Essentially, any symmetrical shape can serve as a blueprint for the cosmos, including the human body: Icelandic shamans believe every human is a unique reflection of a primordial design, just as every snowflake is a unique variation of a hexagon. And again: each reflection and copy is less perfect than the intangible prototype that, alone, is constant.
According to Greek cosmology, man is a small world (microcosm) in which the organic structure of the greater world (macrocosm) is reflected.
The microcosm theory was developed during the Renaissance into a complex system of interactions between the human body and the world body.
'The ancients called man the world in miniature; an appropriate designation because, since man is composed of earth, water, air and fire, his body resembles that of the earth; just as man has bones, the supports and framework of his flesh, the world has its rocks that support the earth; just as man has a sea of blood in him in which the lungs expand and contract while breathing, the body of the earth has its ocean which likewise expands and contracts every six hours, as if the world is breathing; just as veins originate from that pool of blood and branch out to the body, the ocean fills the body of the earth with an infinite number of springs.'
Leonardo da Vinci (1509).
Man was created on the last day and placed in the center of Creation, as the central point in which the great chain of beings is mirrored and concentrated. In his De Natura Rerum, bishop Isidore of Seville asserts that the human body is an extract of the world.
Conversely, the cosmos is also regarded as human: In the Egyptian creation myths, Earth, as a man, lies on the ground while his wife Nut, the goddess of the sky, bows over him. The god of air, Shu, supports Nut and ensures that heaven and earth remain separated.
A classic way of coming to grips with the world is by projecting our body on to the earth. In anthropomorphic maps, unknown rivers, hills and plains are placed within a recognizable whole. Using his body as a model and a principle, man arranges land into a geography; he provides the world with an identity and a history. This 'cosmic automagnification' gives man an image of immense proportions. The sections of this area were named after our body parts. By personifying the world we establish a memorial in which human relations function as imaginary beacons. Geography literally means describing Mother Earth, Gea.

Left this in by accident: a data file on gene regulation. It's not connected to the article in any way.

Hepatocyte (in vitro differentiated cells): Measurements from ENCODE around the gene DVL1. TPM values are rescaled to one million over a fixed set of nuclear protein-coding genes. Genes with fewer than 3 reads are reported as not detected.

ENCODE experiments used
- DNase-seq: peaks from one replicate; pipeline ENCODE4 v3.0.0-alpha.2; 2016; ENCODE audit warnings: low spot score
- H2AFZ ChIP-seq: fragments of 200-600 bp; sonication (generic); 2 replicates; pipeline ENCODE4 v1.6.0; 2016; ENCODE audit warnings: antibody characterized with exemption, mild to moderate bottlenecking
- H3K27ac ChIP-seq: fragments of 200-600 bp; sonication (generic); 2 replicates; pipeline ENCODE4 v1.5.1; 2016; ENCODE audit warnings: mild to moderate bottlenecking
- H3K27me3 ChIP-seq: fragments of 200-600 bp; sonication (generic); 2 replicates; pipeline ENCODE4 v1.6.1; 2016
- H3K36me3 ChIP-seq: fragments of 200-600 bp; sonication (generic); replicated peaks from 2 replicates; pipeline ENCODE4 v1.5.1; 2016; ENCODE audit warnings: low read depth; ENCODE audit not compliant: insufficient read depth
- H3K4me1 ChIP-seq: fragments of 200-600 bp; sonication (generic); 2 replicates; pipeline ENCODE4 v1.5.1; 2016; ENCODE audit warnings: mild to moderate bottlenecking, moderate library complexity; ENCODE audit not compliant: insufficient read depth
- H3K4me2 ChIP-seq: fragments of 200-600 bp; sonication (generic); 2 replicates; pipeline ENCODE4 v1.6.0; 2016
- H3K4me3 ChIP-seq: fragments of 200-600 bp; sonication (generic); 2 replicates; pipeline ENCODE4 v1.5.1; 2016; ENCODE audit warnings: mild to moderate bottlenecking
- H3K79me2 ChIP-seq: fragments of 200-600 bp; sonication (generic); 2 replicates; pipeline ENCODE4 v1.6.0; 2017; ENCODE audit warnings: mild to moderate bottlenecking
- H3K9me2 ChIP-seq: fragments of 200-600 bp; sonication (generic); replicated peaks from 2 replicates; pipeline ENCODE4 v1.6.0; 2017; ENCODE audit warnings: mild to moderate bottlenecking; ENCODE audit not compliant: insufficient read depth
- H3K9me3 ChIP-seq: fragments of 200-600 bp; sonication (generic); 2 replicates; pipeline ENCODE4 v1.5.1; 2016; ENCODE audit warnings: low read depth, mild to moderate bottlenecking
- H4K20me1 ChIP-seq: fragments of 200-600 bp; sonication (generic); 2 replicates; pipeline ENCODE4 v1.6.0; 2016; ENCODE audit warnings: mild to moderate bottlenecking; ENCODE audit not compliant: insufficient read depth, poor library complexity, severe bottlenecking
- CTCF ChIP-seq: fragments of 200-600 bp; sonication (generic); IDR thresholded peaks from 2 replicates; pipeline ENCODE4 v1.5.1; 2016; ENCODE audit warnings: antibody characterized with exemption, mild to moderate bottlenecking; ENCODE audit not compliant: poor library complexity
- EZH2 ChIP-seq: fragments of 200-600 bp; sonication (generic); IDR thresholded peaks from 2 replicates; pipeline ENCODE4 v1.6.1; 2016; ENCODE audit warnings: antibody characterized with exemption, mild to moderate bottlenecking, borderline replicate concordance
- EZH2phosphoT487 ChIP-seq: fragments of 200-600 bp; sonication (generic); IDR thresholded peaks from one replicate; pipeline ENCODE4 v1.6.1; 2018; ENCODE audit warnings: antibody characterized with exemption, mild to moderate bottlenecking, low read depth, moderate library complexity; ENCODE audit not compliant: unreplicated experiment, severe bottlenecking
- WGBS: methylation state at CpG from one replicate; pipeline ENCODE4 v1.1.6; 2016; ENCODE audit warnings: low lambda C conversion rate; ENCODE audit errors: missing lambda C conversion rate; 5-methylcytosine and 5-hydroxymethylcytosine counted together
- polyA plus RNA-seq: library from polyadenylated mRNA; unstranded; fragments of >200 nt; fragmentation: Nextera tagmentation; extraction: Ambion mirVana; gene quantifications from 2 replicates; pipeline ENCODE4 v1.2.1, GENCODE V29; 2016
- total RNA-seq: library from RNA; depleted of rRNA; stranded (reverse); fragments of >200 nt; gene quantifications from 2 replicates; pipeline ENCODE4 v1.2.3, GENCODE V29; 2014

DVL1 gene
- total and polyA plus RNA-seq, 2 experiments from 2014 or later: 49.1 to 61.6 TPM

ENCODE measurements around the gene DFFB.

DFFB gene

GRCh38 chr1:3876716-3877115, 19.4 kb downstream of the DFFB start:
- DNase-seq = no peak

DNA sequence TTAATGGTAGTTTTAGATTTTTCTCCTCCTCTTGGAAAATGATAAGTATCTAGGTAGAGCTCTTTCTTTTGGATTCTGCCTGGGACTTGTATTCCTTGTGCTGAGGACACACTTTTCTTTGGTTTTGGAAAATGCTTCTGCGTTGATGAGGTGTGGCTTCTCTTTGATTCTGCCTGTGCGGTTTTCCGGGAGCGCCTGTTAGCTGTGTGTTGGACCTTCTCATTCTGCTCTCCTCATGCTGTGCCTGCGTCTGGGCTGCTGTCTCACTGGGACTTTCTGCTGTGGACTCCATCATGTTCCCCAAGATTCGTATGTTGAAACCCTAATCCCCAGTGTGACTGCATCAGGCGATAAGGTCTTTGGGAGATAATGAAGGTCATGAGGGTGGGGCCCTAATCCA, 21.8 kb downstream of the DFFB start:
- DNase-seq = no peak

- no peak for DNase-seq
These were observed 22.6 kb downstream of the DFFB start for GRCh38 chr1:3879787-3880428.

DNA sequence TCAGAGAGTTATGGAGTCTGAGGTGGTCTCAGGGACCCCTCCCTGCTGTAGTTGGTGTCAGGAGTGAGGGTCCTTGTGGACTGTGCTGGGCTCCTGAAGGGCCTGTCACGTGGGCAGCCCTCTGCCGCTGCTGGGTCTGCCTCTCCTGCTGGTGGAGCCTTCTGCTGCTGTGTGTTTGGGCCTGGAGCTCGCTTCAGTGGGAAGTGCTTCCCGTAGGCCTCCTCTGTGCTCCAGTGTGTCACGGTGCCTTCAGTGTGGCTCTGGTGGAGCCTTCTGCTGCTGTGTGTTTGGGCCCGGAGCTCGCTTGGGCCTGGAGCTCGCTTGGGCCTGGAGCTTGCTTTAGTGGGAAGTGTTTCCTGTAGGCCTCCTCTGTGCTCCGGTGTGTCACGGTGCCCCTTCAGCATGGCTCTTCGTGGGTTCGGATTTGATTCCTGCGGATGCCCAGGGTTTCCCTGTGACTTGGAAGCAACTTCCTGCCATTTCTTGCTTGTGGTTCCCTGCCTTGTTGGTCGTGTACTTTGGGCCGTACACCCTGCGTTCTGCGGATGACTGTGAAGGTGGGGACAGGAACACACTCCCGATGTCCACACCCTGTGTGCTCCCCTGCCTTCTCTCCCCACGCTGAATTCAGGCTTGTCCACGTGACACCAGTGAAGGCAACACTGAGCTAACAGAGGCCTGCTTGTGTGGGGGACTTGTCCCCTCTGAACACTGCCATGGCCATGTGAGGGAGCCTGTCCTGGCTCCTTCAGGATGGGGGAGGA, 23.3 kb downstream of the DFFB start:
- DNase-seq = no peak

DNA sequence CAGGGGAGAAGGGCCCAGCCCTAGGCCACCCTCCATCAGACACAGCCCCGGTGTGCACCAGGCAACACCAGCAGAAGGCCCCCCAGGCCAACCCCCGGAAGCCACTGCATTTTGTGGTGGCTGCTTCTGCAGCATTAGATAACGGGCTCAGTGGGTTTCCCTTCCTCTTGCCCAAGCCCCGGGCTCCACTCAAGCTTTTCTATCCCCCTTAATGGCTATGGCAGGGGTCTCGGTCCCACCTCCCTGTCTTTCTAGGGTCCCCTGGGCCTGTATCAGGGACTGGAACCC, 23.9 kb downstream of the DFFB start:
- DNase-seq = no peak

The world is constructed by tropes derived from the body: Golgotha, the place of the skulls; the axis mundi, the world's navel. Atlas, the Titan petrified into a mountain range: a mythical, anthropomorphic landscape after which the first vertebra was named. Thus, we travel through our body. The body functions as a map of the world and vice versa.
The world mountain
A Chinese cosmic map shows the universe's five world mountains, made of the limbs of the dwarf Pangu, who was born out of the cosmic egg. He was a sculptor who, having grown into a giant, created the world from his own body using a hammer and chisel. His hair became the rotating starry sky, his eyes became the Sun and Moon, his breath became the atmosphere, his body Earth, his limbs the five mountains, his blood the oceans, his fleas the animals on earth.
Odin slays the giant Ymir who threatens to cover the gods in shadow. Other giants drown in a flood of blood or are washed away to a hidden dimension of reality: Jötunheimr. Ymir's bones become mountains, his flesh becomes the earth, his teeth become the cliffs, his blood the sea and the rivers, his hair the plants, his blue skull the sky, his brain the clouds. His eyebrows are the walls which protect the world from the ice giants. (Prose Edda)
Marduk created Mesopotamia by bisecting the body of the mother goddess Tiamat: one half became heaven, the other earth. (Enûma Eliš)
The monster symbolizes the terrifying unfamiliarity of newly conquered and demarcated land. By killing and hacking the primordial monsters we stabilize creation. Sacrificing primordial entities (Ymir, Purusha, Pangu, Proto-Adam) gives structure to ultimate reality.
Polynesian fishermen see the god Maui as a great fisher who angled the islands out of the Pacific Ocean using his mother-in-law's jaw. He sailed in a banana peel to England where he has since been worshipped as Jehova.